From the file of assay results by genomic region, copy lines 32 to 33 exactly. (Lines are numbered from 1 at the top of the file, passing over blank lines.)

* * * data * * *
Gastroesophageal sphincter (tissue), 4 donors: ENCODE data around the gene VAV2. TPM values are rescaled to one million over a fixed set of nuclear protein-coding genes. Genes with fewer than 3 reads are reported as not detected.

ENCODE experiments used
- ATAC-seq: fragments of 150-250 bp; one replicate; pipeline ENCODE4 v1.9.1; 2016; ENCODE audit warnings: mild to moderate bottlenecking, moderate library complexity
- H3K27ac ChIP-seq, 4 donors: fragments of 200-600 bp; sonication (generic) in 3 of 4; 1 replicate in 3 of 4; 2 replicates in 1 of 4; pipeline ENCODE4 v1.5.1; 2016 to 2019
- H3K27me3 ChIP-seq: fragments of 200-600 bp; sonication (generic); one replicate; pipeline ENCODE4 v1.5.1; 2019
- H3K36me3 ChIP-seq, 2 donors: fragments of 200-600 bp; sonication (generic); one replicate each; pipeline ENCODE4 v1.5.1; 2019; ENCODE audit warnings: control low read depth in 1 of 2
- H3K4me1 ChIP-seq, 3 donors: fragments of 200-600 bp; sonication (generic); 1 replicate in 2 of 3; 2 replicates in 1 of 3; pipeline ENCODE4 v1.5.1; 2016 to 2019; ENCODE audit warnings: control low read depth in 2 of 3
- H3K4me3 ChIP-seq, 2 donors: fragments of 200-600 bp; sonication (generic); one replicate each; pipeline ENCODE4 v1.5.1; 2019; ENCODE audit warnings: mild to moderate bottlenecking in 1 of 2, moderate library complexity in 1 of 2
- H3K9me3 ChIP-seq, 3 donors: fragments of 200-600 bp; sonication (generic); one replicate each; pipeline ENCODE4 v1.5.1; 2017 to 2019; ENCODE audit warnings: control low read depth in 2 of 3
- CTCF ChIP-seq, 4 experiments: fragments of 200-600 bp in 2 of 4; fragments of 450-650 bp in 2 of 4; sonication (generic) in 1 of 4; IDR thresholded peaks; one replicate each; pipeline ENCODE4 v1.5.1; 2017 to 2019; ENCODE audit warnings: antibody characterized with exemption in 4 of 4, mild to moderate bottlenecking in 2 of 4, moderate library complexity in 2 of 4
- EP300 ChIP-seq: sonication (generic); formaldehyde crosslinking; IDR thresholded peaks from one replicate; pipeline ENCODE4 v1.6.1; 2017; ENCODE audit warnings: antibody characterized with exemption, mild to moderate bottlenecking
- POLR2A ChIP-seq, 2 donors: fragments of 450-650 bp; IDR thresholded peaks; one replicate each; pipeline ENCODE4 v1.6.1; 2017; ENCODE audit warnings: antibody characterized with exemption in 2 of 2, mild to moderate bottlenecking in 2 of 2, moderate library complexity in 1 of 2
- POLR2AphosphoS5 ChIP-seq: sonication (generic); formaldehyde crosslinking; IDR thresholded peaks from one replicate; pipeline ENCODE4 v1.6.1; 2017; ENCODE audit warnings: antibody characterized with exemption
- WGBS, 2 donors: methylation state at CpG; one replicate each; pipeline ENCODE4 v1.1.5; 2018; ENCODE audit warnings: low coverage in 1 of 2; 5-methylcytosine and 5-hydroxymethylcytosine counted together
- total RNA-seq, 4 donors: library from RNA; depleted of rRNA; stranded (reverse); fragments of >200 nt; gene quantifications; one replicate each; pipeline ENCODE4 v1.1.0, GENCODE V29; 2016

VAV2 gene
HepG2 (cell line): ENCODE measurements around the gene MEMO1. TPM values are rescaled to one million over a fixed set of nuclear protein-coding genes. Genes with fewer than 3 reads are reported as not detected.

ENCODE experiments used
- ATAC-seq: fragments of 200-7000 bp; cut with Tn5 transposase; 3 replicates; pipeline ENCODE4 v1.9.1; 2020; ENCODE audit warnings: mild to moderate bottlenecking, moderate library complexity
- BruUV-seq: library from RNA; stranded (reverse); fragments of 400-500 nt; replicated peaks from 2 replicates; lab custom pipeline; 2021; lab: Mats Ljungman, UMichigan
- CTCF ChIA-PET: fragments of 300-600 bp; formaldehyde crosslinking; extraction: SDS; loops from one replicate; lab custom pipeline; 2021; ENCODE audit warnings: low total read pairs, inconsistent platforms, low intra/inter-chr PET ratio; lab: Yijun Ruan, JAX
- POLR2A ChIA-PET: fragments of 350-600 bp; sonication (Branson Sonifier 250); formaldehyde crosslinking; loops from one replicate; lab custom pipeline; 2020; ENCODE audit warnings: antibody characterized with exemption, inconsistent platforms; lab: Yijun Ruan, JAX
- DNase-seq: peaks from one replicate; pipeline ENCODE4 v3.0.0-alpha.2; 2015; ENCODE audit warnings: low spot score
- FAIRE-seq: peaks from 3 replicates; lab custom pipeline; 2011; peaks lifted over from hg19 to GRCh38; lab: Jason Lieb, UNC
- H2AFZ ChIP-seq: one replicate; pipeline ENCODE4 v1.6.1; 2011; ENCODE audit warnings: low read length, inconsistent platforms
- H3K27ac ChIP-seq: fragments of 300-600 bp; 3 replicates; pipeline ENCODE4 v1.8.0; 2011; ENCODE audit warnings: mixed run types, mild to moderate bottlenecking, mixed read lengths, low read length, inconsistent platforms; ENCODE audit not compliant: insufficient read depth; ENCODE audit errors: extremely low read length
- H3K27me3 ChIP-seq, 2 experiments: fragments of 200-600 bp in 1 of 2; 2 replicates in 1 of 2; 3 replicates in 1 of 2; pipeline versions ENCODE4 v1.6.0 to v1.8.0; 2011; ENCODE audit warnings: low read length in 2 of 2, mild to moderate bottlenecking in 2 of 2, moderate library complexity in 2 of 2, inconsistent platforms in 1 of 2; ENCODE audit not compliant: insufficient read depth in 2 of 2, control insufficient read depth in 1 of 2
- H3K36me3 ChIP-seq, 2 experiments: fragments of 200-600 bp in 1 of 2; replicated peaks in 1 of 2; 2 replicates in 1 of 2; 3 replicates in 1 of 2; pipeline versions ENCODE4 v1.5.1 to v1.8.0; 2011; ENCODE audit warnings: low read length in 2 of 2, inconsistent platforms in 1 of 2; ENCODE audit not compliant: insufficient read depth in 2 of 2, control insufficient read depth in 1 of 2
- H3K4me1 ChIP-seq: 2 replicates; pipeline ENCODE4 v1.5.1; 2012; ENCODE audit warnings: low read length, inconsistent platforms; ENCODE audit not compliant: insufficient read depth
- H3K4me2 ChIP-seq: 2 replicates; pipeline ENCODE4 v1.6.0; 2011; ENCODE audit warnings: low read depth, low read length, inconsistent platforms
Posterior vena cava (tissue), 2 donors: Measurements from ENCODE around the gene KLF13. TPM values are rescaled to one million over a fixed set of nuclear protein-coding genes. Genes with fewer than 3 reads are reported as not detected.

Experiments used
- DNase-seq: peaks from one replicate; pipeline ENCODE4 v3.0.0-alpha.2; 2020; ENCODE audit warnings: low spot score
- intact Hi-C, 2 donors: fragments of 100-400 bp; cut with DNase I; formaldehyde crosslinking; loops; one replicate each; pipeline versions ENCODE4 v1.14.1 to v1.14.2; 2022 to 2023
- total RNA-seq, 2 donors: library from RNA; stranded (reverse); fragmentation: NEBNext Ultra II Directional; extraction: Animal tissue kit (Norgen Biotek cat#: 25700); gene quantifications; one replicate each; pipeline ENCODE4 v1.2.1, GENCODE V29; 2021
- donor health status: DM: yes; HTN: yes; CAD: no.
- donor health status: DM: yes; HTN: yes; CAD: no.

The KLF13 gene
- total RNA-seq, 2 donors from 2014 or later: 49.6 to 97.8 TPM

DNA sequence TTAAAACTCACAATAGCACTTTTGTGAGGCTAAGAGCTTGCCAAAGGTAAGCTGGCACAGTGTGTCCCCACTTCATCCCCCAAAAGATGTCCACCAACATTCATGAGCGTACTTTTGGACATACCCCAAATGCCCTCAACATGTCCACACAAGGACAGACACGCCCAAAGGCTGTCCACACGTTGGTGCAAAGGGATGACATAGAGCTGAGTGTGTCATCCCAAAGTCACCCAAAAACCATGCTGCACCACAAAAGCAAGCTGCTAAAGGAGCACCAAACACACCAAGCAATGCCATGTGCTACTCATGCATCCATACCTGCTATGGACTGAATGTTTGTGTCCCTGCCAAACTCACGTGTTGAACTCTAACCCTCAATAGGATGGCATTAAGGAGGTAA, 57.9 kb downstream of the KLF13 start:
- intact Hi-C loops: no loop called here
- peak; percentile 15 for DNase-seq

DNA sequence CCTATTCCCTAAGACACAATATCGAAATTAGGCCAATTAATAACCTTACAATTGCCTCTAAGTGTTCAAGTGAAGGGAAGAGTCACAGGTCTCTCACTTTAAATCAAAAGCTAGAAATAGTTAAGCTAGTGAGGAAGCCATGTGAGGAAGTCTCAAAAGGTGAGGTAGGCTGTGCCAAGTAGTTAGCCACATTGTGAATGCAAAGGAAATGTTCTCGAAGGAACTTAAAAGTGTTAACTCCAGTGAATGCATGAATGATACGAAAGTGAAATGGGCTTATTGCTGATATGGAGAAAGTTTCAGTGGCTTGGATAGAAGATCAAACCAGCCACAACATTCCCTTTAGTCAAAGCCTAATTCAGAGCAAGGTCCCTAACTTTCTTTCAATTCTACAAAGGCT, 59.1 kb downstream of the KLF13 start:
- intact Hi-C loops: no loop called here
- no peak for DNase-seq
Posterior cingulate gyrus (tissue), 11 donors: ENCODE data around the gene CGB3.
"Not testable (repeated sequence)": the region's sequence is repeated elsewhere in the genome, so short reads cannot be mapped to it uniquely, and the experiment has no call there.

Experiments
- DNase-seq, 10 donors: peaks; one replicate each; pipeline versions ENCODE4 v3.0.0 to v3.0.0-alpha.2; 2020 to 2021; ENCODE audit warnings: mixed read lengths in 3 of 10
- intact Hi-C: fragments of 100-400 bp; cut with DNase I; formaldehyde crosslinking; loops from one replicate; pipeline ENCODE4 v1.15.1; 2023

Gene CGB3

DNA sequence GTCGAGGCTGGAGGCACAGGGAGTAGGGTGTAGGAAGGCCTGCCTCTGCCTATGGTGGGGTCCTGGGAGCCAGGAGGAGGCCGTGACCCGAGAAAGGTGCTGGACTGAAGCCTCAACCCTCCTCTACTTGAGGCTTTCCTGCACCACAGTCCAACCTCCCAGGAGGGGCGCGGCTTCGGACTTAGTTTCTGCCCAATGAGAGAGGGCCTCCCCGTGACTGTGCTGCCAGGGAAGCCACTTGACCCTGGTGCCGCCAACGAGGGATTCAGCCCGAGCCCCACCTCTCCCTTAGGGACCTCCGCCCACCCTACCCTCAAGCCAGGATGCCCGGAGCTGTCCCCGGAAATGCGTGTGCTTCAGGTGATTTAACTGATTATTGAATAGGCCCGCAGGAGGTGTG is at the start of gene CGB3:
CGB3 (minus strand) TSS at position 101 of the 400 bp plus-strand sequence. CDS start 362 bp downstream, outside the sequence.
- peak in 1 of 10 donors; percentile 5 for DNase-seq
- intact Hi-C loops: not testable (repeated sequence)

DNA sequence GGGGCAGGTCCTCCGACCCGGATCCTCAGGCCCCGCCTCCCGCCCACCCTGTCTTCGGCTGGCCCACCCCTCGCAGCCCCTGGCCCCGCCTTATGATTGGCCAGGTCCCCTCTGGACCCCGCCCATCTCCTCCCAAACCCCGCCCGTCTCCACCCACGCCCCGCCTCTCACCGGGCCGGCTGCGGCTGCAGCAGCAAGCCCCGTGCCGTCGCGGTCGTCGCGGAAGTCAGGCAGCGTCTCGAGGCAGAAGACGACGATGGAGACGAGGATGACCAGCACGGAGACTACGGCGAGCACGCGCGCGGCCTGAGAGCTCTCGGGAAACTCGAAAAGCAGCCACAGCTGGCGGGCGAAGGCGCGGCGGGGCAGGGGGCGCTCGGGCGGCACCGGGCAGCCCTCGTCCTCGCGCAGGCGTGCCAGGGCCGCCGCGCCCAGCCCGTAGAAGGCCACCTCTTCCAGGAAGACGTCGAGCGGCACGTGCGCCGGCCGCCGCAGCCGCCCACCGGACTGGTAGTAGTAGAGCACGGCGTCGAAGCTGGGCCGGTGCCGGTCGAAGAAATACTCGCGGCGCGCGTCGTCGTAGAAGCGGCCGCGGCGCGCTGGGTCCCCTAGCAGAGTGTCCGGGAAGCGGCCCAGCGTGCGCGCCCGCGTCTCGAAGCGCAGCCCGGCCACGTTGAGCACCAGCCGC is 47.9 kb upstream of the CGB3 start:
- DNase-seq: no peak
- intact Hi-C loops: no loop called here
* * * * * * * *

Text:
Experiments used
- DNase-seq: peaks from one replicate; pipeline ENCODE4 v3.0.0-alpha.2; 2020; ENCODE audit warnings: low spot score